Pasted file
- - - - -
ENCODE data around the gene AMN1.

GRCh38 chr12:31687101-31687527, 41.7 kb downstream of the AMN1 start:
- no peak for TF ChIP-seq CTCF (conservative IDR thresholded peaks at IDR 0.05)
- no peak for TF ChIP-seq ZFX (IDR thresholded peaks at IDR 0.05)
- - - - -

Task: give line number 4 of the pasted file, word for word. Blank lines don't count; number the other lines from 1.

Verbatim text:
- no peak for TF ChIP-seq ZFX (IDR thresholded peaks at IDR 0.05)